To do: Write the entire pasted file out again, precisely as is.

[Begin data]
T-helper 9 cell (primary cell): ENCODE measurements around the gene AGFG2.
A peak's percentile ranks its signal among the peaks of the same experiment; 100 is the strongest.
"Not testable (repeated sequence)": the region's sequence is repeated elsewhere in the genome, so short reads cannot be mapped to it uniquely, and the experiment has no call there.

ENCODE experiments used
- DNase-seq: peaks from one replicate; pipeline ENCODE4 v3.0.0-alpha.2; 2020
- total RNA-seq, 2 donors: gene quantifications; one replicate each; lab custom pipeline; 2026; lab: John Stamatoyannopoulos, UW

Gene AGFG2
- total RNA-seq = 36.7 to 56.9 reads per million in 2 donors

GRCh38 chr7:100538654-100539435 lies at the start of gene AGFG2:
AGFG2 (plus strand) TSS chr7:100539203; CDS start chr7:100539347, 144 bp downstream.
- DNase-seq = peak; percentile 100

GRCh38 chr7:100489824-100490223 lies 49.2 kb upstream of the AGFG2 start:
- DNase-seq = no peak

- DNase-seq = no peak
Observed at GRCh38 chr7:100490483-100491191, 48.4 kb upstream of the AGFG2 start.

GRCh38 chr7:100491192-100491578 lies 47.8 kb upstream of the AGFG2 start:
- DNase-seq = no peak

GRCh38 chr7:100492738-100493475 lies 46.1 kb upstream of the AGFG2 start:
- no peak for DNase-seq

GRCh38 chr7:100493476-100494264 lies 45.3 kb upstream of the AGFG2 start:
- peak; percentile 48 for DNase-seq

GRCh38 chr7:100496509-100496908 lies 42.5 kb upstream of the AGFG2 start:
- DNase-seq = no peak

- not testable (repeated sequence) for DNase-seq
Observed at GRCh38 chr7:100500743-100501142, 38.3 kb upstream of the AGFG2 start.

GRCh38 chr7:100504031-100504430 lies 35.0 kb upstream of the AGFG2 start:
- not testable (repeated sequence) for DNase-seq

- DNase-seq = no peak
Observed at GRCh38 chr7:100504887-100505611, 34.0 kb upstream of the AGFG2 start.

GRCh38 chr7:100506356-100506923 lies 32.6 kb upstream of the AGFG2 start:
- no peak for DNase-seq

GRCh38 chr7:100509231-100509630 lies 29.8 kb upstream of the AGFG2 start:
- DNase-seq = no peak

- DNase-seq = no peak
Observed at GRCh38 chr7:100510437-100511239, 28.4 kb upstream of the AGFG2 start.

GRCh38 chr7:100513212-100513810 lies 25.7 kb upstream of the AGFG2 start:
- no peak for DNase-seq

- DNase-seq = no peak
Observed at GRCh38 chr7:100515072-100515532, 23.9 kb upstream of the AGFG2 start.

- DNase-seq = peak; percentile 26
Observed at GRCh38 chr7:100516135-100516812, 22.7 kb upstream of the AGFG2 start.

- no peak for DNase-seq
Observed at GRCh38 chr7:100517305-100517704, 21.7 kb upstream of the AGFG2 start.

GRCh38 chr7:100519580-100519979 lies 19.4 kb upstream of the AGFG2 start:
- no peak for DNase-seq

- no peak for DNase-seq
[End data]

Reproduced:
T-helper 9 cell (primary cell): ENCODE measurements around the gene AGFG2.
A peak's percentile ranks its signal among the peaks of the same experiment; 100 is the strongest.
"Not testable (repeated sequence)": the region's sequence is repeated elsewhere in the genome, so short reads cannot be mapped to it uniquely, and the experiment has no call there.

ENCODE experiments used
- DNase-seq: peaks from one replicate; pipeline ENCODE4 v3.0.0-alpha.2; 2020
- total RNA-seq, 2 donors: gene quantifications; one replicate each; lab custom pipeline; 2026; lab: John Stamatoyannopoulos, UW

Gene AGFG2
- total RNA-seq = 36.7 to 56.9 reads per million in 2 donors

GRCh38 chr7:100538654-100539435 lies at the start of gene AGFG2:
AGFG2 (plus strand) TSS chr7:100539203; CDS start chr7:100539347, 144 bp downstream.
- DNase-seq = peak; percentile 100

GRCh38 chr7:100489824-100490223 lies 49.2 kb upstream of the AGFG2 start:
- DNase-seq = no peak

- DNase-seq = no peak
Observed at GRCh38 chr7:100490483-100491191, 48.4 kb upstream of the AGFG2 start.

GRCh38 chr7:100491192-100491578 lies 47.8 kb upstream of the AGFG2 start:
- DNase-seq = no peak

GRCh38 chr7:100492738-100493475 lies 46.1 kb upstream of the AGFG2 start:
- no peak for DNase-seq

GRCh38 chr7:100493476-100494264 lies 45.3 kb upstream of the AGFG2 start:
- peak; percentile 48 for DNase-seq

GRCh38 chr7:100496509-100496908 lies 42.5 kb upstream of the AGFG2 start:
- DNase-seq = no peak

- not testable (repeated sequence) for DNase-seq
Observed at GRCh38 chr7:100500743-100501142, 38.3 kb upstream of the AGFG2 start.

GRCh38 chr7:100504031-100504430 lies 35.0 kb upstream of the AGFG2 start:
- not testable (repeated sequence) for DNase-seq

- DNase-seq = no peak
Observed at GRCh38 chr7:100504887-100505611, 34.0 kb upstream of the AGFG2 start.

GRCh38 chr7:100506356-100506923 lies 32.6 kb upstream of the AGFG2 start:
- no peak for DNase-seq

GRCh38 chr7:100509231-100509630 lies 29.8 kb upstream of the AGFG2 start:
- DNase-seq = no peak

- DNase-seq = no peak
Observed at GRCh38 chr7:100510437-100511239, 28.4 kb upstream of the AGFG2 start.

GRCh38 chr7:100513212-100513810 lies 25.7 kb upstream of the AGFG2 start:
- no peak for DNase-seq

- DNase-seq = no peak
Observed at GRCh38 chr7:100515072-100515532, 23.9 kb upstream of the AGFG2 start.

- DNase-seq = peak; percentile 26
Observed at GRCh38 chr7:100516135-100516812, 22.7 kb upstream of the AGFG2 start.

- no peak for DNase-seq
Observed at GRCh38 chr7:100517305-100517704, 21.7 kb upstream of the AGFG2 start.

GRCh38 chr7:100519580-100519979 lies 19.4 kb upstream of the AGFG2 start:
- no peak for DNase-seq

- no peak for DNase-seq